No Baloney’s advice? Research consistently shows that self-monitoring is the number one thing you can do to improve self-regulation and willpower (3). No one enjoys keeping a truthful and accurate food and activity diary (at least, not at first!), but a greater awareness of your current habits, environmental context and trigger situations can lead to big, deprivation-free change over time.

Willpower is like any muscle – you need to use it, but not overdo it! That means being consistent is key, but so is slow-and-steady progress. Try to plan for small, day-to-day changes rather than trying to change everything at once.

Here’s a great list of tips from Roy Baumeister, a guru in willpower research (with our practical two-cents):

  1. Build up your self-control by exercising it regularly in small ways. Start with small goals you feel confident you can achieve. Progressive successes lead to stronger self-efficacy – don’t start with the hardest thing first. Doesn’t even need to be food-related at first – improve your posture at your desk, don’t leave dishes in the sink overnight or floss your teeth before bed. Baumeister suggests that any act of increasing self-control can boost willpower overall.

  2. Learn to recognize signs that your willpower may be waning. If you are ravenous and go for the cupboard when you get home from work, factor in an afternoon snack to buy yourself some time. Low blood sugar is catastrophic for willpower (2).

  3. Don’t crash diet.‘Nuff said! Because most of us would raid the cupboard after trying the Master Cleanse.

  4. Don’t try to do too much at once. Break up your goals into manageable pieces to avoid feeling overwhelmed and throwing in the towel. Do only one thing at a time. Focus on awareness of your habits first, like keeping a diary of your time sitting each day – pretty eye-opening how much time we spend on our keister!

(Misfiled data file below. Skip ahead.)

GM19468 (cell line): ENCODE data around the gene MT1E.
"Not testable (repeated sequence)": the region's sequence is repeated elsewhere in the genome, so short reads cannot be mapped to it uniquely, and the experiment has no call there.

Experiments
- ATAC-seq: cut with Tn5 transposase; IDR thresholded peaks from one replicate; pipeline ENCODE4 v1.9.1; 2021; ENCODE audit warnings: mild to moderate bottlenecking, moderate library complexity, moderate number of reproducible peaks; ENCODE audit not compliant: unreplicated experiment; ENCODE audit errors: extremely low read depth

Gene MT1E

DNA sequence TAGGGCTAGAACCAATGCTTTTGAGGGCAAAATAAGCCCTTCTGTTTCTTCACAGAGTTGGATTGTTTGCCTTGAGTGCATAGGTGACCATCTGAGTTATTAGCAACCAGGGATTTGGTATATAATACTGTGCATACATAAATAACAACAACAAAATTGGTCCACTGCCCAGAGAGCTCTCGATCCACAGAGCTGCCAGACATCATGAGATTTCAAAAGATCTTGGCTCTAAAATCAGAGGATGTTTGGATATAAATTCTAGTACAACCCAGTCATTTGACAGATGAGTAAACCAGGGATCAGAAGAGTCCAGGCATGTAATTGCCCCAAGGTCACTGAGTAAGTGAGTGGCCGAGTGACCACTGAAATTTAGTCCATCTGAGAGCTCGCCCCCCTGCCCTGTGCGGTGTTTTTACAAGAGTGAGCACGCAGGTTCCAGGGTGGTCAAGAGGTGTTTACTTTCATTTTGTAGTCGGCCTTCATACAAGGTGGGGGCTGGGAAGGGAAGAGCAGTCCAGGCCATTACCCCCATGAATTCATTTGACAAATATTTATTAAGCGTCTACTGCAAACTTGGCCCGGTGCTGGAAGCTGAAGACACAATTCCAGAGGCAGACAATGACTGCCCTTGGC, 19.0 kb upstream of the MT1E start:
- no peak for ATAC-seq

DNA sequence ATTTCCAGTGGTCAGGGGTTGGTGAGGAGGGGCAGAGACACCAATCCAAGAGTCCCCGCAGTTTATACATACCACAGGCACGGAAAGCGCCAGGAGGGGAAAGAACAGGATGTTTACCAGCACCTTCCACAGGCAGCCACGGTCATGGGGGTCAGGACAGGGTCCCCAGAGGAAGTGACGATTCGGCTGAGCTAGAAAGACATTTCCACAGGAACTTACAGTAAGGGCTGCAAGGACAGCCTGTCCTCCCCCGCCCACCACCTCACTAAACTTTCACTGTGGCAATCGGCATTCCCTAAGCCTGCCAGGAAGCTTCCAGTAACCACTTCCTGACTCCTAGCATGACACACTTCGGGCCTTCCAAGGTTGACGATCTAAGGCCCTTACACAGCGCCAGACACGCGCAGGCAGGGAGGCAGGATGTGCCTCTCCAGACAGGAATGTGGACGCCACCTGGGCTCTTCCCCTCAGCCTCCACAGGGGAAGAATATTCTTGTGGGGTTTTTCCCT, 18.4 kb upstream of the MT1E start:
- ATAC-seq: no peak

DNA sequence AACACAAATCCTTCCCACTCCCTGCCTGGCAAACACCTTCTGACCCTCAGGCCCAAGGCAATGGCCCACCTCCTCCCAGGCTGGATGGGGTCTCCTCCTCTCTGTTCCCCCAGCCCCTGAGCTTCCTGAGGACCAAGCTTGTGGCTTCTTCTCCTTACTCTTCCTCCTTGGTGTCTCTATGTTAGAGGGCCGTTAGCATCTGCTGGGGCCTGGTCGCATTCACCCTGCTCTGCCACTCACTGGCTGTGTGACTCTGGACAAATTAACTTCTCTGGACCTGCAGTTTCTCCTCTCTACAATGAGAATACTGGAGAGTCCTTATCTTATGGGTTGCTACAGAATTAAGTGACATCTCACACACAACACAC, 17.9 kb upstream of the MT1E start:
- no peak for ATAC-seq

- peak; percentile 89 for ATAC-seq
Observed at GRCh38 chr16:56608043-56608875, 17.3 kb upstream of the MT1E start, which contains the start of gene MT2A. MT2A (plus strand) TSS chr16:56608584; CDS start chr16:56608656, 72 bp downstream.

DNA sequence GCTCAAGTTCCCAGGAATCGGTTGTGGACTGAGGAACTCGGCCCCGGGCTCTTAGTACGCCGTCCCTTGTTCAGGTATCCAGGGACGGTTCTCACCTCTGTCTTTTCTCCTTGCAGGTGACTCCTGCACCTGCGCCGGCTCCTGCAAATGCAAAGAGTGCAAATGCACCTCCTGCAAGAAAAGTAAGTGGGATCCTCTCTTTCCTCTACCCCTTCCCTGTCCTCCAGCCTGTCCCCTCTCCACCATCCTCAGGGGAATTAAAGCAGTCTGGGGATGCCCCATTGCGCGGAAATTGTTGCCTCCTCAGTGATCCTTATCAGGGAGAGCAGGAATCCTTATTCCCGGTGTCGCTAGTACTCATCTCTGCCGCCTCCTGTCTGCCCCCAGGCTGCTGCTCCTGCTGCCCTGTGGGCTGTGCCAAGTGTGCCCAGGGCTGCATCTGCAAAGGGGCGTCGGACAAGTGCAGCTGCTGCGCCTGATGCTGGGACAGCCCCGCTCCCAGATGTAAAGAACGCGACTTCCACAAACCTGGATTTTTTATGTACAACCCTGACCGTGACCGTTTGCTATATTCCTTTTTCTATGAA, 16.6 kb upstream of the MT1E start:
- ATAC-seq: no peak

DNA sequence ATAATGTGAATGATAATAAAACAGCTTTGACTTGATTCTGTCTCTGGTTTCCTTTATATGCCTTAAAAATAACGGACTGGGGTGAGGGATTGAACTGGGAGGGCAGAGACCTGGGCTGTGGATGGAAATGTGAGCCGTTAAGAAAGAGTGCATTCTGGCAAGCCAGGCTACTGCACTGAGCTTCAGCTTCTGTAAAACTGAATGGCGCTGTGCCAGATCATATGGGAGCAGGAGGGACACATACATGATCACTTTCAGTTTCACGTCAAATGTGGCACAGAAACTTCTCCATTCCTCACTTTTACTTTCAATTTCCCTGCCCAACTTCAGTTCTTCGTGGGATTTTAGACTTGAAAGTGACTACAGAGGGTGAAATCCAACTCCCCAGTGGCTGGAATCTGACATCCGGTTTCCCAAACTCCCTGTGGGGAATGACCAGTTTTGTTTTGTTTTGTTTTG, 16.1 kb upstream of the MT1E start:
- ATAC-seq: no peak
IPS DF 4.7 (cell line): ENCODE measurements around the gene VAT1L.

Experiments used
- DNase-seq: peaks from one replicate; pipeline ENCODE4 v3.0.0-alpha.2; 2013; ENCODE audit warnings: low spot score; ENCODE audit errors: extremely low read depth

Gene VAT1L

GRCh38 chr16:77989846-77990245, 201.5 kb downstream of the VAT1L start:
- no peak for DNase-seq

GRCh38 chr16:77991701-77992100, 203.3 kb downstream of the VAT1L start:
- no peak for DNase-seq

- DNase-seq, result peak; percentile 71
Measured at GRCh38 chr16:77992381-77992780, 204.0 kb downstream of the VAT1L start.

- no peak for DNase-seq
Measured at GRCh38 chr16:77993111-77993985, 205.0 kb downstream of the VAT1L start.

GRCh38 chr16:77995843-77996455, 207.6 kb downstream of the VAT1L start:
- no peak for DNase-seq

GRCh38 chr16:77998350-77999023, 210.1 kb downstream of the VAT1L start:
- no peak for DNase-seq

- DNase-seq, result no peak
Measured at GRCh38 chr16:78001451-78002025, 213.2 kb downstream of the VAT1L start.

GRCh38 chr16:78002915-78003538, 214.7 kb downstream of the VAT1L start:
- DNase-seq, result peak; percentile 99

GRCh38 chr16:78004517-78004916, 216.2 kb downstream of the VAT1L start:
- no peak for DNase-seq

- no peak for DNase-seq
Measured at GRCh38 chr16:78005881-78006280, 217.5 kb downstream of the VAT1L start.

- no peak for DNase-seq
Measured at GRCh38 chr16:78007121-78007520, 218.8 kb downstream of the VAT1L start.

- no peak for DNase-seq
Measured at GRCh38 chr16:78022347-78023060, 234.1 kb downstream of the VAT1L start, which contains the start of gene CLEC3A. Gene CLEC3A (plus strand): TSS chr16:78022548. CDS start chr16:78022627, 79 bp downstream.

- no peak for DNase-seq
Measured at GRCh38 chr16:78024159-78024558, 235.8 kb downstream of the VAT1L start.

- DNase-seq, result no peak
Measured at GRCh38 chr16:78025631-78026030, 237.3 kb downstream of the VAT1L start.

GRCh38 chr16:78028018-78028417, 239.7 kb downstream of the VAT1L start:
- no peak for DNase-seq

5. Establish good habits and routines that will take the strain off your willpower. Willpower starts at the grocery store – set yourself up for success and don’t buy your “trigger foods”. Access is everything, so while you don’t have to abolish all ice cream, start with not keeping it in the house.

  6. Learn how to draw up an effective to-do list. Think about your long-term values and what you want to achieve. Make SMAART goals and track your progress with an app on your smartphone (we love the simplicity of Habit List). Everyone likes to give themselves a check mark for doing well!


  1. Mischel W, et al. ‘Willpower’ over the life span: decomposing self-regulation. Soc Cogn Affect Neurosci 2011; 6:252-6.
  2. Baumeister RF, et al. Self-regulation and personality: how interventions increase regulatory success, and how depletion moderates the effects of traits on behavior. J Pers 2006; 74:1773-801.
  3. Burke LE, Wang J, Sevick MA. Self-monitoring in weight loss: a systematic review of the literature. J Am Diet Assoc; 111:92-102.
  4. McKee H, Ntoumanis N, Smith B. Weight maintenance: Self-regulatory factors underpinning success and failure. Psychol Health 2013 [Epub ahead of print].
  5. Leahey TM, Xu X, Unick JL, Wing RR. A preliminary investigation of the role of self-control in behavioral weight loss treatment. Obesity Res Clin Pract 2013; [epub ahead of print].